In Latin, what we call “doggy style” was called "coitus more ferarum," which roughly translates to “sexual intercourse in the manner of wild beasts.” In the Kama Sutra, it is known as the “cow position.”

Athenian Agora Excavations: an Interactive Guide

The city of Athens flourished in the 400s and 300s BCE, setting the course for modern European civilization and eventually for democracy's re-emergence. Even when her power waned, Athens remained the cultural and educational center of the Mediterranean until the 500s CE. And the agora, or marketplace, was the center of city life throughout this time. In it was built beautiful and functional public buildings, first by proud city citizens, then as gifts from Greek kings and eventually Roman emperors.
Since the 1930s, modern excavations have been underway to study where the agora once stood. And they have an excellent website, with an interactive map of what has been recovered and discovered, so far, of the ancient Athenian agora. 

We don't know the exact origin of the pug. Because Emperor Qin Shi Huang, the first emperor of the Qin Dynasty, destroyed all records, scrolls and art related to the pug while trying to destroy all written history of old schools of thought. He wasn't able to get rid of Confucianism, but he was able to get rid of pug history.

An Animated History of Ukraine

Really, really good history! Since I know next to nothing about Ukraine's national history, I particularly appreciated the accessibility -- the vlogger assumed we had been born yesterday, and it worked.

The Maurya Empire, 250 BCE

At its peak, the Mauryan Empire controlled as much territory as the Roman Empire at its peak -- about 3.36% of the world's landmass. And in 250 BCE, about 25% of the world's population lived under the rule of the Mauryans. Pretty impressive!

The Paracas Candelabra, in Peru. It has been dated to about 200 BCE by radiocarbon dating pottery found in the area, believed to belong to the culture that created the candelabra. There are various theories about why it was made. Some think it represents the lightening rod of Viracocha, a local god, others says it's a cactus, still others say it was a navigational tool since it is right on the ocean.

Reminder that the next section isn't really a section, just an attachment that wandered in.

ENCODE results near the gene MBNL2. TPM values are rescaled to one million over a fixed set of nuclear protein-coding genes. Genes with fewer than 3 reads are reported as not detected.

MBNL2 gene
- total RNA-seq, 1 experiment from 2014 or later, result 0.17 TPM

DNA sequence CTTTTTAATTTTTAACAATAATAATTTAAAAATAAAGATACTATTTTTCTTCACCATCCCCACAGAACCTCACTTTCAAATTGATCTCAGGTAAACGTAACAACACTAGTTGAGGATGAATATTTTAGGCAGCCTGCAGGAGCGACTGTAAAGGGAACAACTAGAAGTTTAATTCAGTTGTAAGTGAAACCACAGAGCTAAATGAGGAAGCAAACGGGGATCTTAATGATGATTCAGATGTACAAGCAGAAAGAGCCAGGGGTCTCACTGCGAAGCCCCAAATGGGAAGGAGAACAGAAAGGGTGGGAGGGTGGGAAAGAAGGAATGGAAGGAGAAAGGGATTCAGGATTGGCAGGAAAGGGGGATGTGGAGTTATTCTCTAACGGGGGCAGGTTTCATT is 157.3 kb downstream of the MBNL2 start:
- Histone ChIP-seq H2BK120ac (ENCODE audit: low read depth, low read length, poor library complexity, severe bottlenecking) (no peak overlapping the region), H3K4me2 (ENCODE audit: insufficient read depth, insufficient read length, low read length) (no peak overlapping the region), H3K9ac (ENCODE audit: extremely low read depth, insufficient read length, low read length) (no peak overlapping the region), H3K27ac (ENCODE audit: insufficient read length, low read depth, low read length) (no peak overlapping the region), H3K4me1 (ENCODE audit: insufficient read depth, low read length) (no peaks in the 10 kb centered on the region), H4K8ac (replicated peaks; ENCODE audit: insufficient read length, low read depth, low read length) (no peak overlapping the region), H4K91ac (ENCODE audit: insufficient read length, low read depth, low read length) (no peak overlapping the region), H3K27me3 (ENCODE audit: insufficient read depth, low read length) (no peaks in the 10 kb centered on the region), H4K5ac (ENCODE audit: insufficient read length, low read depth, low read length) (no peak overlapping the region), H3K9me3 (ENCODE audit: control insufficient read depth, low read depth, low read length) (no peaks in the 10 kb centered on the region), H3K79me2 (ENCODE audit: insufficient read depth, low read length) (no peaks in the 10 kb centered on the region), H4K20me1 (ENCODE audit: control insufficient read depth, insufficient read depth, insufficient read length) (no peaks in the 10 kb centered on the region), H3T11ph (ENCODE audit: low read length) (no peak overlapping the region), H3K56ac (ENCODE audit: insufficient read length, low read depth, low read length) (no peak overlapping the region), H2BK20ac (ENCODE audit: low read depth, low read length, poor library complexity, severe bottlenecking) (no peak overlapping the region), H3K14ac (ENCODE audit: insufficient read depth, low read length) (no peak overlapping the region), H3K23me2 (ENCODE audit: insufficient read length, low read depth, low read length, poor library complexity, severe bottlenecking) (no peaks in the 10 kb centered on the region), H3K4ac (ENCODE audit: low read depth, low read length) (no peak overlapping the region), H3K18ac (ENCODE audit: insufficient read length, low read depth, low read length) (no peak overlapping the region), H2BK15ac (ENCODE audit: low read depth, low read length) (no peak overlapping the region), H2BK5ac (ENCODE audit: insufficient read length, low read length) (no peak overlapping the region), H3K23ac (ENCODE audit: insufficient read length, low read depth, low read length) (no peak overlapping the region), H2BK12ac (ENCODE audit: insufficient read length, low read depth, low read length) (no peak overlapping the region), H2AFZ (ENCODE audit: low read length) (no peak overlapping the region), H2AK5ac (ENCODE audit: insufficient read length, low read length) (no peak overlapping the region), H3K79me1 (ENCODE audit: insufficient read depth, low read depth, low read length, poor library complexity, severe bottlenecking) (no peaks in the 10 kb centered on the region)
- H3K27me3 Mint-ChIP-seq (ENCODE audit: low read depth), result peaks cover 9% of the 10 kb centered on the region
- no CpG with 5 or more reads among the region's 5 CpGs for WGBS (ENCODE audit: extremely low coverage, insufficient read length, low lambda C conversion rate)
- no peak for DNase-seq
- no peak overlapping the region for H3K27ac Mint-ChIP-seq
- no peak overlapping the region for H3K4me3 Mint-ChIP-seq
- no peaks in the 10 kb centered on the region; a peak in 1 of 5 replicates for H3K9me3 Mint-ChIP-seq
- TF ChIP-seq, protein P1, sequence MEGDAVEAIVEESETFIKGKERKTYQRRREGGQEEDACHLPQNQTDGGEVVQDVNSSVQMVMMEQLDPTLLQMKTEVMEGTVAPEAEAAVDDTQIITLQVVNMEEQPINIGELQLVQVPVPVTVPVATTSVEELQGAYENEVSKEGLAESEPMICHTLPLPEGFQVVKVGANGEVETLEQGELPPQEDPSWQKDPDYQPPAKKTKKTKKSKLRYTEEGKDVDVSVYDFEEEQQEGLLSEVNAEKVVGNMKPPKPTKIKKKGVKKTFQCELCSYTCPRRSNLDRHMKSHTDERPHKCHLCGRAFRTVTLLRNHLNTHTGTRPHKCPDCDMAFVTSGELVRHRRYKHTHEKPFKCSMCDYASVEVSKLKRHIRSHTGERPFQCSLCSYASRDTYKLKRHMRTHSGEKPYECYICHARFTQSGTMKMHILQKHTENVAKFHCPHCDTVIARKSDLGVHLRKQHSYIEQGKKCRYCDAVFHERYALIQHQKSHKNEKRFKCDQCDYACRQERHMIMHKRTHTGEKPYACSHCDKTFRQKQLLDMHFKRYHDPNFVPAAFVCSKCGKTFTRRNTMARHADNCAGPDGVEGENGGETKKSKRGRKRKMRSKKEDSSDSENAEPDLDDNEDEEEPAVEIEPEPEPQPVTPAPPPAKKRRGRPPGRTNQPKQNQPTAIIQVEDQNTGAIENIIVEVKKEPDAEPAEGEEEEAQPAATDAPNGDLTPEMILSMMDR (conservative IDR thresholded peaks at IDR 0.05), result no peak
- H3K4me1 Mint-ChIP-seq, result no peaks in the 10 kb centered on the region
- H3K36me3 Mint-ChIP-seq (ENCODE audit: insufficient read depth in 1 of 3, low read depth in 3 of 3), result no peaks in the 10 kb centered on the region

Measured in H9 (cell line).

In 1992, a man named Wu Anai, near a Chinese village in Longyou County, based on a hunch, began to pump water out of a pond in his village. Anai believed the pond was not natural, nor was it infinitely deep as the local lore went, and he decided to prove it. He convinced some of his villagers and together they bought a water pump and began to siphon water out of the pond. After 17 days of pumping, the water level fell enough to reveal the flooded entrance to an ancient, man-made cave!     The cave has twenty-four rooms. There are pillars, staircases, and high ceilings over 30 meters (98 ft!) up. The work was done by humans, we know, because they left visible chisel marks in uniform bands of parallel groves. With over 30,000 square meters of space, all meticulously chiseled, this would have been a huge undertaking. Even if people were simply enlarging caves which already existed, it would still have required a lot of manpower working in a coordinated system for a long period of time. Since the project would have been so large, it seems amazing that no record of it exists in China's extensive written history. But there is not a word. Based on the cave alone, it is estimated to have been completed around 200 BCE, near the Qin Dynasty or Han Dynasties.

The "nine familial exterminations" or "nine kinship exterminations" was the most extreme punishment someone could receive in ancient China. Our first record of this punishment comes from a history of the Shang Dynasty and Zhou Dynasty. Apparently it was common for military officers to threaten before battle that if a subordinate disobeyed orders, all their family would be killed.

This eventually evolved into an elaborate, and legal, method of punishment. The nine familial exterminations varied by dynasty, and how often it was used varied as well. Generally, those to be executed included:

  • the criminal's living parents
  • their living grandparents
  • all children over a certain age (which varied) and all their children's spouses
  • all grandchildren over a certain age, and all their grandchildren's spouses
  • siblings and their sibling's spouses
  • the criminal's uncles and aunts, as well as their spouses
  • cousins (in Korea, this could go to second and third cousins)
  • nieces and nephews, and their spouses
  • the criminal's spouse
  • the criminal's spouse's living parents
  • the criminal

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    HISTORICAL NON-FICTION

    By Lillian Audette

    This blog is a collection of the interesting, the weird, and sometimes the need-to-know about history, culled from around the internet. It has pictures, it has quotes, it occasionally has my own opinions on things. If you want to know more about anything posted, follow the link at the "source" on the bottom of each post. And if you really like my work, buy me a coffee or become a patron!

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